I am already planning my return trip to Cuba.  The country is a photographer’s dream.

My Canon gear will be staying at home.

UPDATE – December 9, 2011

I have just heard from Sony that the NEX-7 (body only) will begin shipping the week of the 12th (next week).  These will be limited availability direct from Sony, with the Kit version and sales through third-parties following shortly thereafter.  This is great news for all who have been waiting.

At the same time, I should be able to post the PDF version of the manual so that anyone interested can begin to prepare for the arrival of their pre-orders.

Lastly, for those looking for a great, in-depth review of the NEX-7, how it works with third-party lenses, and just about anything else you would like to know, check out Luminous Landscape’s Rolling Review of the NEX-7.

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124 responses to “Sony NEX-7 – A Week in Havana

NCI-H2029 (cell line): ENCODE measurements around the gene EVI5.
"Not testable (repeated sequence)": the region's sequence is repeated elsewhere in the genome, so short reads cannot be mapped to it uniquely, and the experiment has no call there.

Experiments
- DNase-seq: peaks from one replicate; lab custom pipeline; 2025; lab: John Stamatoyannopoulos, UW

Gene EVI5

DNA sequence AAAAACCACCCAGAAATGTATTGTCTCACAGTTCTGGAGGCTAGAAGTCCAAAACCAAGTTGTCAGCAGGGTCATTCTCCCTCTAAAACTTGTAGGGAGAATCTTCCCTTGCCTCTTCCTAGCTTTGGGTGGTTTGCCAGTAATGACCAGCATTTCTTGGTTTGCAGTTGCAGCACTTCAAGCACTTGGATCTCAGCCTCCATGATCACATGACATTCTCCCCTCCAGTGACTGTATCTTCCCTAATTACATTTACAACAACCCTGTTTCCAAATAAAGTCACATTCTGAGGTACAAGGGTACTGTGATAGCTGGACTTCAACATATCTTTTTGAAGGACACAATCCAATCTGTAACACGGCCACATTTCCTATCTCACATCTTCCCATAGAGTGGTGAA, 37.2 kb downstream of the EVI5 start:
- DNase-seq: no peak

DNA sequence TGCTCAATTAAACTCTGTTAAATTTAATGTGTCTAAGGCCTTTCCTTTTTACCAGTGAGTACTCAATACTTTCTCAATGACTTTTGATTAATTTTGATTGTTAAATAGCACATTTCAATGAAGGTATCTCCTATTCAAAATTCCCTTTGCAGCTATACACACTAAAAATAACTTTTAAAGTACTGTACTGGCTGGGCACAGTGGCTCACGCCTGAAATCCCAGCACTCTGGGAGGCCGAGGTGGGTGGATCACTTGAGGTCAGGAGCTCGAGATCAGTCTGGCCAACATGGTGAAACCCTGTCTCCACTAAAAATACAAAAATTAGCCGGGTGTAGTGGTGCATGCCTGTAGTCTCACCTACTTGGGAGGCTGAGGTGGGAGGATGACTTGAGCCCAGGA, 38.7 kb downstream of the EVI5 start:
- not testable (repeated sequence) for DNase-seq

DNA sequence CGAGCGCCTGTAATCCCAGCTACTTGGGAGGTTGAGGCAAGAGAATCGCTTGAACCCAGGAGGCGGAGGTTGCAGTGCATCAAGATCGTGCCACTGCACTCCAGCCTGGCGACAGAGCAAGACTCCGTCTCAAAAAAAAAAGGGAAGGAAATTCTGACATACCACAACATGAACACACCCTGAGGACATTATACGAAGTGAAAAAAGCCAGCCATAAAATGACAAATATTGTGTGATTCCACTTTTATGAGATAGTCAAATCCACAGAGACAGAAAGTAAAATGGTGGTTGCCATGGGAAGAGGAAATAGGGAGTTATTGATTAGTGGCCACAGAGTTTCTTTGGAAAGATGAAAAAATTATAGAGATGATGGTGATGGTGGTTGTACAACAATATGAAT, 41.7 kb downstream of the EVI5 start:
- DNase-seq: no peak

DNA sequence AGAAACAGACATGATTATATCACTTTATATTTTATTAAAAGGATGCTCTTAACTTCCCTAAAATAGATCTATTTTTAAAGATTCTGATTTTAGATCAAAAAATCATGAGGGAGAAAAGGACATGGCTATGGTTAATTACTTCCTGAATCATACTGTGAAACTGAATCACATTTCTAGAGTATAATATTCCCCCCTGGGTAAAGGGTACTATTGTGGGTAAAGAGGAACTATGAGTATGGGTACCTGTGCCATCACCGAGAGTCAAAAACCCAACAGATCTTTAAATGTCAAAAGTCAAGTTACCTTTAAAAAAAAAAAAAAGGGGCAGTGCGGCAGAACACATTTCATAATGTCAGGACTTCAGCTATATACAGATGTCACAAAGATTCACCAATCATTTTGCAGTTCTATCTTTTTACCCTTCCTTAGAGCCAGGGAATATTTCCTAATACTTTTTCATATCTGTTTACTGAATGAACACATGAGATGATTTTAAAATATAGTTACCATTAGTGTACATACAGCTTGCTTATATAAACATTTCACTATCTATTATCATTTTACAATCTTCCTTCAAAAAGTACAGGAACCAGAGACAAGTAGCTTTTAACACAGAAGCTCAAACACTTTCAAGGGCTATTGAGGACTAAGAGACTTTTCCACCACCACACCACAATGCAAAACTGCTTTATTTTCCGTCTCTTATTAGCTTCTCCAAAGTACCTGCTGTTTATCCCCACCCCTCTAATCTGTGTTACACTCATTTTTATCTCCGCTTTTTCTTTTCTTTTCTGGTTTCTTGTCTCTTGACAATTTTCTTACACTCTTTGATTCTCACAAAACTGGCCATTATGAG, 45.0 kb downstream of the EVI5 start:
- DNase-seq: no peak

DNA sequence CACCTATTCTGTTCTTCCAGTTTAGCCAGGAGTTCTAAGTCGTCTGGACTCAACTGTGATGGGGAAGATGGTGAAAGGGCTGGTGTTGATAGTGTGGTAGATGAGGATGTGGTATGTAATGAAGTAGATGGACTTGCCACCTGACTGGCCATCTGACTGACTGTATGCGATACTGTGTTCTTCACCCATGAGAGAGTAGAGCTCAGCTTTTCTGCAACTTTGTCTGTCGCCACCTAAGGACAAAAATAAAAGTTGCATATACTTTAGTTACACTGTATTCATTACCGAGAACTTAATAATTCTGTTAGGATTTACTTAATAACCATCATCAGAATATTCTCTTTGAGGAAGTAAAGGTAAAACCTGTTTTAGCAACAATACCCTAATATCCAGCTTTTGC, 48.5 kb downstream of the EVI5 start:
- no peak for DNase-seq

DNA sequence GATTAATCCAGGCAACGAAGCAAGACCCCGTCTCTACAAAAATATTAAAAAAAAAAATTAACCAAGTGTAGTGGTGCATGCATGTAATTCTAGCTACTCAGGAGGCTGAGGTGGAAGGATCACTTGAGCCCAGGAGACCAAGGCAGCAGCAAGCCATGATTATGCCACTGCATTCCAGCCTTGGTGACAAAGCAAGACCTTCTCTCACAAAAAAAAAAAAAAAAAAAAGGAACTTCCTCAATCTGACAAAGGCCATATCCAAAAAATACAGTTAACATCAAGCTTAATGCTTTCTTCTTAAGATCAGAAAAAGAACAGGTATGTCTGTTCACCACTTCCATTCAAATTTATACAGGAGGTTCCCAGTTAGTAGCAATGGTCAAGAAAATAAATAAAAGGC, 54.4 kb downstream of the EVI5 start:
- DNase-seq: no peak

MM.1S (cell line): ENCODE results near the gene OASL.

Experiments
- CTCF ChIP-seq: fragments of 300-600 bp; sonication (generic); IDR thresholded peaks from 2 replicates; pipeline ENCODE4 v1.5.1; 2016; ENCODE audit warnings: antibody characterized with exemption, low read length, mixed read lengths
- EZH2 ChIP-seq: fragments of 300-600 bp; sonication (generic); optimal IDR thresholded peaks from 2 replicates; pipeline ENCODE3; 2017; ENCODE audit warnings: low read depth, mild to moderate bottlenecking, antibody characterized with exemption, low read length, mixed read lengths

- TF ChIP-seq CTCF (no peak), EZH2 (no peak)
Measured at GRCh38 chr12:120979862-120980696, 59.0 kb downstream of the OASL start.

1. APS-C. Not APC.

  2. Great read! Thanks for sharing your experiences with the camera.

  3. sorry, but I found the sony to be sub-standerd just about every way… if you want to shoot stealth, try a Canon G12 (or 10, 11) or better yet a Leica m9, if the Sony impressed you the Leica will blow your mind. As a pro, there are much better street choices than the Sony -Steve

    • Steve – just before setting off with the Sony I had the chance to attend a photo expo in Chicago at Helix Camera. There they had a representative showing the Leica M9. Quite frankly while I find the glass outstanding and world-class, the electronics are sub-par. Responsiveness is slow, write times to the card are painful, the user-interface is clumsy, the ISO range is limited and most importantly, I do not think you could be any more “stealthy” with the M9 than the NEX-7. Don’t get me wrong, in the right hands the M9 is an outstanding camera. However, in my opinion it is more of an expensive status symbol than a camera for the professional. For those that can afford it and love it – and there are many – my hats off to you. You have an amazing machine capable of taking amazing pictures. However, given the price-point and capabilities, the NEX-7 is going to be used by a lot more quality photographers than will ever use the Leica M9. Me personally? I want to see what Leica deliver next. Oh, and I’ll bolt their glass on to the NEX any day.